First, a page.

Zinc (Zn) deficiency has been associated with adverse behavioral outcomes in infants and children. However, Zn deficiency does not affect brain Zn concentration, suggesting that brain Zn homeostasis is tightly regulated. The recent identification of Zn-specific transport proteins allowed us to examine effects of low Zn intake on tissue Zn level, brain Zn uptake, and zinc transporter expression and localization in neonatal rat brain. Female rats were fed diets differing only in Zn content [7, moderately zinc deficient (ZD); 10, marginally zinc deficient (MZD); or 25 mg Zn/kg, control] and pups were killed on postnatal d 11. Plasma and brain Zn concentrations were measured, brain Zn uptake was assessed using 65Zn, brain metallothionein-I and -III; LIV-1, zinc transporter ZnT-1, and ZnT-3 expression was measured by semiquantitative RT-PCR. LIV-1 localization in the brain was determined by immunohistochemistry; brain and hippocampi LIV-1 and ZnT-1 protein expressions were measured by Western blotting. Plasma Zn concentration was lower in MZD and ZD pups, whereas brain Zn concentration was not affected. Brain Zn uptake was higher in MZD and ZD rats compared with controls. Metallothionein-I and ZnT-1 expressions were lower and LIV-1 expression was higher in the whole brain of MZD and ZD pups. Metallothionein-III and ZnT-3 mRNA expressions were not affected. LIV-1 was localized to the plasma membrane of many brain cell types, including hippocampal pyramidal neurons and the apical membrane of the choroid plexus. Our results indicate that Zn deficiency results in alterations in Zn transporter expression, which facilitates increased brain Zn uptake and results in the conservation of brain Zn during Zn deficiency.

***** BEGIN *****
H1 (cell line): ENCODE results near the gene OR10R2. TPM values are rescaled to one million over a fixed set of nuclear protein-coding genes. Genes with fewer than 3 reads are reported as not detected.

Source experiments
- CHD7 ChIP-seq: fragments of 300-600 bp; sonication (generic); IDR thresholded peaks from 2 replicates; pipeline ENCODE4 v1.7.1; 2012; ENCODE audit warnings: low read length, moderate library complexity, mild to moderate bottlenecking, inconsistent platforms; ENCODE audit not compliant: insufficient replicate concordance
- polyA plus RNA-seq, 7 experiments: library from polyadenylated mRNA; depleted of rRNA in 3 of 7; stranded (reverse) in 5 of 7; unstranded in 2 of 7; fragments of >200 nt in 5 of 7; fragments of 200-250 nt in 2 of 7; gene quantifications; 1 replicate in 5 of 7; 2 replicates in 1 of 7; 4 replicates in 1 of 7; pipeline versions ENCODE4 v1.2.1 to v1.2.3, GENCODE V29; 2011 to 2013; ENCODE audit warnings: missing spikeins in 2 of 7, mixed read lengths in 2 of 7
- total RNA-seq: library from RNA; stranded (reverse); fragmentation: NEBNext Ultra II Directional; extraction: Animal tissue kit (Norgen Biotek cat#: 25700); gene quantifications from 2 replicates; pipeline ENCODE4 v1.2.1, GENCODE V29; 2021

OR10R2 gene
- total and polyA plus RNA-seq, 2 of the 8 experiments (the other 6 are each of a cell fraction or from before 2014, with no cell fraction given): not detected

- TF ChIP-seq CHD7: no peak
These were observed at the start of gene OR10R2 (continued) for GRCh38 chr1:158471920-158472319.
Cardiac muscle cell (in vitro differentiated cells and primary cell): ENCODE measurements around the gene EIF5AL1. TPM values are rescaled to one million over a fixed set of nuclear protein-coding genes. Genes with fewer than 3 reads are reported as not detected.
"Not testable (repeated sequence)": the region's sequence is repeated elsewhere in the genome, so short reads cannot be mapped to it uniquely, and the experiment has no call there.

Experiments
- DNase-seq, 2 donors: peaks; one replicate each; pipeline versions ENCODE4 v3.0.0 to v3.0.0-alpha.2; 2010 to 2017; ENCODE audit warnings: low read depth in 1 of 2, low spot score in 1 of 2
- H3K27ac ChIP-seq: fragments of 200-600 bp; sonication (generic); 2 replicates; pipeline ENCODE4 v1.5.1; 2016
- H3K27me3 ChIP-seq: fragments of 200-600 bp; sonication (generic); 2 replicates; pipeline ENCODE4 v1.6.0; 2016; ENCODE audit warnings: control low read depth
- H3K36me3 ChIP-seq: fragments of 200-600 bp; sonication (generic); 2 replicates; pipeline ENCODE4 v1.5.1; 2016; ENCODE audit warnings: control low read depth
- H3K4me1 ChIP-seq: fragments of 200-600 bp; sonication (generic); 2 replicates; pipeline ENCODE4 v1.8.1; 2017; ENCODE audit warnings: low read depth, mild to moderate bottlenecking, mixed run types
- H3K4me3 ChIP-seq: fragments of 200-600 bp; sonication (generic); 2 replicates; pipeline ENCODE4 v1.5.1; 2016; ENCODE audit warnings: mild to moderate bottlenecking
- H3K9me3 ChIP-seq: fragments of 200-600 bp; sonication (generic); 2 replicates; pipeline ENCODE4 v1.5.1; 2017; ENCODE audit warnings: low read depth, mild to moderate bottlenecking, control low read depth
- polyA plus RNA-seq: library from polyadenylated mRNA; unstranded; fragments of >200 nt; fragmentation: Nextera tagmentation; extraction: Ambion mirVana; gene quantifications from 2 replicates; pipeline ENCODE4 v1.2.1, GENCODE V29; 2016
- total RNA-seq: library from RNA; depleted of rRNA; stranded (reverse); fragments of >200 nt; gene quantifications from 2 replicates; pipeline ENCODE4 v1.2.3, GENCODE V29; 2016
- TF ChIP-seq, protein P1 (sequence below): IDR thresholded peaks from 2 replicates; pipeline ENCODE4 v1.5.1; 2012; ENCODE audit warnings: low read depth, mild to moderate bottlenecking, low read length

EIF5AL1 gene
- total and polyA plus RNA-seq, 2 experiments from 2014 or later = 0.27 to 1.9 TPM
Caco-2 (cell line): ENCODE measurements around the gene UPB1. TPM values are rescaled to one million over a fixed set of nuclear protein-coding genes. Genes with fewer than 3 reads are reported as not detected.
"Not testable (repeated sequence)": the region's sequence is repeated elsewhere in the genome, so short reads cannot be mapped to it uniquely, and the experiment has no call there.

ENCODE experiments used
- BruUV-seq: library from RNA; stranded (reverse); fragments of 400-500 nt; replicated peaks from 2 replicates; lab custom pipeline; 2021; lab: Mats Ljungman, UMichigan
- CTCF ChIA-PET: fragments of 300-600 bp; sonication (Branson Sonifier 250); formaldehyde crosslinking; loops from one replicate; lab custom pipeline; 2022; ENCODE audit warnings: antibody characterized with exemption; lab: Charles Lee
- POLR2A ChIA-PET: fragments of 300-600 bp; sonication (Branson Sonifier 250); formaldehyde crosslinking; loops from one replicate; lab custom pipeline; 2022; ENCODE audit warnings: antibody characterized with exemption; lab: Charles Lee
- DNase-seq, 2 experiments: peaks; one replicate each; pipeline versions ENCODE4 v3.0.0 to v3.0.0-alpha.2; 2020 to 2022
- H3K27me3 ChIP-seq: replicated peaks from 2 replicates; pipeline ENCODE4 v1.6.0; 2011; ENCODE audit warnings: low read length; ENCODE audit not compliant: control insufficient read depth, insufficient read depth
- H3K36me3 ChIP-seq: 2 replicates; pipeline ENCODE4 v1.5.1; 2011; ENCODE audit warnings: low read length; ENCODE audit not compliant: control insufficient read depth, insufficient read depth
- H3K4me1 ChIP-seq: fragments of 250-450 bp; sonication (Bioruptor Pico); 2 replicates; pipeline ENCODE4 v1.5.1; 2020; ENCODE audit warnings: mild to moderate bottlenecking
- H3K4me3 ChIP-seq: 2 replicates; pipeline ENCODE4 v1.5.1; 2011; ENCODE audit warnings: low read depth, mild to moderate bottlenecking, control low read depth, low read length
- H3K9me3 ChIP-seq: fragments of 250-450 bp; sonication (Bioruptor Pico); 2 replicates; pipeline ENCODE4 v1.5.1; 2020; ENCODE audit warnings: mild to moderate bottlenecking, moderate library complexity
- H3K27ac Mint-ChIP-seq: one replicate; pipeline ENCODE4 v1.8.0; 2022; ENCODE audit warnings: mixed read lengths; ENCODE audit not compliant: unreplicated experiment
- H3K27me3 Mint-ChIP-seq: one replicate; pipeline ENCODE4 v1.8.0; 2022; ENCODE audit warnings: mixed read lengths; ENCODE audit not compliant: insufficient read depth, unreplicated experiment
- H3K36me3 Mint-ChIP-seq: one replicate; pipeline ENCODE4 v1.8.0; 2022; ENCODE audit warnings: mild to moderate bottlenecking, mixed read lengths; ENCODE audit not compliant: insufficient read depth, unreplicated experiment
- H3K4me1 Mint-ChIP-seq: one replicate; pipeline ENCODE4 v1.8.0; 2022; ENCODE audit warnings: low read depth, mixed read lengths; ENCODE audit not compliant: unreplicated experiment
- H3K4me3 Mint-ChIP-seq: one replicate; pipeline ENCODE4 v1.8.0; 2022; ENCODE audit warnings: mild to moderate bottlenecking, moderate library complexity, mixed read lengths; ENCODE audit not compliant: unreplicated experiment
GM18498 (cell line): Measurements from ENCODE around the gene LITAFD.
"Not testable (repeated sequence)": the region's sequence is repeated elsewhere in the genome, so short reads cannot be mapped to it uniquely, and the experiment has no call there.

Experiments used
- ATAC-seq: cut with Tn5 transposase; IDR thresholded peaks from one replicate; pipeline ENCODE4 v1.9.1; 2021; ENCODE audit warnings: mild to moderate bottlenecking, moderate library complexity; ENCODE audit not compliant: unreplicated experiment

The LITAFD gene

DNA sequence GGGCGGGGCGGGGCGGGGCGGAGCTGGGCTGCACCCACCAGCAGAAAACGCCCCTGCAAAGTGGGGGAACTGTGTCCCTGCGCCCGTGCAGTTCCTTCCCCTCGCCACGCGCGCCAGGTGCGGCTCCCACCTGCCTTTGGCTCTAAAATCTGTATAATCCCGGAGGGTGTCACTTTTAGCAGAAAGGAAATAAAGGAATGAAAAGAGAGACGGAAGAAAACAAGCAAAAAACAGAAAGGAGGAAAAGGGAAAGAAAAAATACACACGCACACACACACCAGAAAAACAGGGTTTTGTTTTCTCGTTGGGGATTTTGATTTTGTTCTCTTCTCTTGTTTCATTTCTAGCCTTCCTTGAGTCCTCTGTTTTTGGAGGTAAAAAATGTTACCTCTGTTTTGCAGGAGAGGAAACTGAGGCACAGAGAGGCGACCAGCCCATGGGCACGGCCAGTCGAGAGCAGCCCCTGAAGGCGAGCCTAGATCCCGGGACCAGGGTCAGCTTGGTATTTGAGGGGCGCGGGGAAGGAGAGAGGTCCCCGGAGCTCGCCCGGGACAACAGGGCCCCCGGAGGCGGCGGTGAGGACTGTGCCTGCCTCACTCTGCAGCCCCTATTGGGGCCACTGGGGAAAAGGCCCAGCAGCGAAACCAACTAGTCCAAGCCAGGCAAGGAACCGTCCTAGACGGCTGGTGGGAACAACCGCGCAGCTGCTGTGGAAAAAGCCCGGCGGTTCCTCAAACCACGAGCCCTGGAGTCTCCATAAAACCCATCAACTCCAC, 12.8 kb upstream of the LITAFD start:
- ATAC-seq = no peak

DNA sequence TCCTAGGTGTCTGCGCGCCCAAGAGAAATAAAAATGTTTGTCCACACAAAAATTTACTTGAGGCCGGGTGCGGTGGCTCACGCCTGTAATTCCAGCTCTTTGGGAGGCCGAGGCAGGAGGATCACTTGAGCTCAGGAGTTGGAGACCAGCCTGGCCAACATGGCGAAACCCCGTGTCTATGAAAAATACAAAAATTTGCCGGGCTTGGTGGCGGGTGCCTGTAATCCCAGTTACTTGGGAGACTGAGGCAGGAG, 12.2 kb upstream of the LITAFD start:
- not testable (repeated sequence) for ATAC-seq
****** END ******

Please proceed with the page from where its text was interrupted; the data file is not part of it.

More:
All Science Journal Classification (ASJC) codes
- Medicine (miscellaneous)
- Nutrition and Dietetics